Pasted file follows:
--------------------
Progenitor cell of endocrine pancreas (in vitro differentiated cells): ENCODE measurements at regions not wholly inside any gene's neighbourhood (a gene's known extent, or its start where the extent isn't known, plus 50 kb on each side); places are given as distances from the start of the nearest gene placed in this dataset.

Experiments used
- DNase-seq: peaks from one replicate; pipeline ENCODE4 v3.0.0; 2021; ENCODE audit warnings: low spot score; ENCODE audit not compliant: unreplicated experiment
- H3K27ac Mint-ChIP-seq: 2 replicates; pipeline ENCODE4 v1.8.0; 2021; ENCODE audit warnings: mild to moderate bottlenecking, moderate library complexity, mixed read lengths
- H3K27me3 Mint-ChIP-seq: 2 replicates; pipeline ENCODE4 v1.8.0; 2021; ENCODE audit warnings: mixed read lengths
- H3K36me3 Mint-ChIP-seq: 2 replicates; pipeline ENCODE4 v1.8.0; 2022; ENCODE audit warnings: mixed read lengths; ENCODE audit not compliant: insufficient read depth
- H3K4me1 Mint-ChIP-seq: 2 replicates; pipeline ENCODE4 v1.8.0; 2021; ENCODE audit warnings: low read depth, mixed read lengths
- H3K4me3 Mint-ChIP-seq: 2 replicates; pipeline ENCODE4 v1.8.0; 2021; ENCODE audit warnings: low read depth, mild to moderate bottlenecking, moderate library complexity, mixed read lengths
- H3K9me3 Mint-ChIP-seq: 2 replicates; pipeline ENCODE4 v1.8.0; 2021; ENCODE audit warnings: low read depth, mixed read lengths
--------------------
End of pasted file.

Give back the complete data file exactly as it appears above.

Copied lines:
Progenitor cell of endocrine pancreas (in vitro differentiated cells): ENCODE measurements at regions not wholly inside any gene's neighbourhood (a gene's known extent, or its start where the extent isn't known, plus 50 kb on each side); places are given as distances from the start of the nearest gene placed in this dataset.

Experiments used
- DNase-seq: peaks from one replicate; pipeline ENCODE4 v3.0.0; 2021; ENCODE audit warnings: low spot score; ENCODE audit not compliant: unreplicated experiment
- H3K27ac Mint-ChIP-seq: 2 replicates; pipeline ENCODE4 v1.8.0; 2021; ENCODE audit warnings: mild to moderate bottlenecking, moderate library complexity, mixed read lengths
- H3K27me3 Mint-ChIP-seq: 2 replicates; pipeline ENCODE4 v1.8.0; 2021; ENCODE audit warnings: mixed read lengths
- H3K36me3 Mint-ChIP-seq: 2 replicates; pipeline ENCODE4 v1.8.0; 2022; ENCODE audit warnings: mixed read lengths; ENCODE audit not compliant: insufficient read depth
- H3K4me1 Mint-ChIP-seq: 2 replicates; pipeline ENCODE4 v1.8.0; 2021; ENCODE audit warnings: low read depth, mixed read lengths
- H3K4me3 Mint-ChIP-seq: 2 replicates; pipeline ENCODE4 v1.8.0; 2021; ENCODE audit warnings: low read depth, mild to moderate bottlenecking, moderate library complexity, mixed read lengths
- H3K9me3 Mint-ChIP-seq: 2 replicates; pipeline ENCODE4 v1.8.0; 2021; ENCODE audit warnings: low read depth, mixed read lengths